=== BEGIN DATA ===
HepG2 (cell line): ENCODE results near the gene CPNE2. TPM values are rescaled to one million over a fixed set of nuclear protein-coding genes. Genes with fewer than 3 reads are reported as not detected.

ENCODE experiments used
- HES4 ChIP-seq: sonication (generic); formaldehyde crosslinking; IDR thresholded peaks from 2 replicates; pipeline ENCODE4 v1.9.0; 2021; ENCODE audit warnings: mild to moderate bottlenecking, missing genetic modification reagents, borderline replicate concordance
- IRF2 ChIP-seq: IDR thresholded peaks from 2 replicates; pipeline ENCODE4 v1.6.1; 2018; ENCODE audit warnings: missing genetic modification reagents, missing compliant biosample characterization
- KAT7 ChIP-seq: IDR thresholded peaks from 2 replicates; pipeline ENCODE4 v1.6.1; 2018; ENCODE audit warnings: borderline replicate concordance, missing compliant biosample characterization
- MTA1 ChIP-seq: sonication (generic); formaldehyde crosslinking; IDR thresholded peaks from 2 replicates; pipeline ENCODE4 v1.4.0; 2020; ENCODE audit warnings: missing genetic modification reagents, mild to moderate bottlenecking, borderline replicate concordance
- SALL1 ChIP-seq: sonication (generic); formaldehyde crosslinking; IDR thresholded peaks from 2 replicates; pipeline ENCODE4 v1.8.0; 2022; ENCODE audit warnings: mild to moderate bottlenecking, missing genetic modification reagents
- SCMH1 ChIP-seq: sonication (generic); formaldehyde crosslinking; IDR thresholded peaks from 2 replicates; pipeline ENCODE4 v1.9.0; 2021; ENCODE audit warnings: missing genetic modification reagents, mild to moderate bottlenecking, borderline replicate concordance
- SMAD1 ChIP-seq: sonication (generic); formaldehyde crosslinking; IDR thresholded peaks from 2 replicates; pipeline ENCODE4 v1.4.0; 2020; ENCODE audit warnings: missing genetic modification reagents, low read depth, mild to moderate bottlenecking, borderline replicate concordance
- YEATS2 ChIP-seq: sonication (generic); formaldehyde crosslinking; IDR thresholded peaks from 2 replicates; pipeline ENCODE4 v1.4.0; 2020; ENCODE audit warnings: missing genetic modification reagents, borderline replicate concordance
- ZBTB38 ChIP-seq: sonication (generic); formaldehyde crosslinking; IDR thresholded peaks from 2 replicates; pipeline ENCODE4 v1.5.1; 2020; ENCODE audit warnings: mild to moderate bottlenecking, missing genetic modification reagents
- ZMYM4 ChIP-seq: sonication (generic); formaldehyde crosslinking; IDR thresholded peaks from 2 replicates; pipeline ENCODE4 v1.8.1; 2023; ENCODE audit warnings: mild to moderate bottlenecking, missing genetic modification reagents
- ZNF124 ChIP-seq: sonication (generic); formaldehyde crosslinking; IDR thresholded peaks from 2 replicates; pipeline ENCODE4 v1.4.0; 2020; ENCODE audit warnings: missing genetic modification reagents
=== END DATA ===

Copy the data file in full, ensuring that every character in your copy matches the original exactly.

HepG2 (cell line): ENCODE results near the gene CPNE2. TPM values are rescaled to one million over a fixed set of nuclear protein-coding genes. Genes with fewer than 3 reads are reported as not detected.

ENCODE experiments used
- HES4 ChIP-seq: sonication (generic); formaldehyde crosslinking; IDR thresholded peaks from 2 replicates; pipeline ENCODE4 v1.9.0; 2021; ENCODE audit warnings: mild to moderate bottlenecking, missing genetic modification reagents, borderline replicate concordance
- IRF2 ChIP-seq: IDR thresholded peaks from 2 replicates; pipeline ENCODE4 v1.6.1; 2018; ENCODE audit warnings: missing genetic modification reagents, missing compliant biosample characterization
- KAT7 ChIP-seq: IDR thresholded peaks from 2 replicates; pipeline ENCODE4 v1.6.1; 2018; ENCODE audit warnings: borderline replicate concordance, missing compliant biosample characterization
- MTA1 ChIP-seq: sonication (generic); formaldehyde crosslinking; IDR thresholded peaks from 2 replicates; pipeline ENCODE4 v1.4.0; 2020; ENCODE audit warnings: missing genetic modification reagents, mild to moderate bottlenecking, borderline replicate concordance
- SALL1 ChIP-seq: sonication (generic); formaldehyde crosslinking; IDR thresholded peaks from 2 replicates; pipeline ENCODE4 v1.8.0; 2022; ENCODE audit warnings: mild to moderate bottlenecking, missing genetic modification reagents
- SCMH1 ChIP-seq: sonication (generic); formaldehyde crosslinking; IDR thresholded peaks from 2 replicates; pipeline ENCODE4 v1.9.0; 2021; ENCODE audit warnings: missing genetic modification reagents, mild to moderate bottlenecking, borderline replicate concordance
- SMAD1 ChIP-seq: sonication (generic); formaldehyde crosslinking; IDR thresholded peaks from 2 replicates; pipeline ENCODE4 v1.4.0; 2020; ENCODE audit warnings: missing genetic modification reagents, low read depth, mild to moderate bottlenecking, borderline replicate concordance
- YEATS2 ChIP-seq: sonication (generic); formaldehyde crosslinking; IDR thresholded peaks from 2 replicates; pipeline ENCODE4 v1.4.0; 2020; ENCODE audit warnings: missing genetic modification reagents, borderline replicate concordance
- ZBTB38 ChIP-seq: sonication (generic); formaldehyde crosslinking; IDR thresholded peaks from 2 replicates; pipeline ENCODE4 v1.5.1; 2020; ENCODE audit warnings: mild to moderate bottlenecking, missing genetic modification reagents
- ZMYM4 ChIP-seq: sonication (generic); formaldehyde crosslinking; IDR thresholded peaks from 2 replicates; pipeline ENCODE4 v1.8.1; 2023; ENCODE audit warnings: mild to moderate bottlenecking, missing genetic modification reagents
- ZNF124 ChIP-seq: sonication (generic); formaldehyde crosslinking; IDR thresholded peaks from 2 replicates; pipeline ENCODE4 v1.4.0; 2020; ENCODE audit warnings: missing genetic modification reagents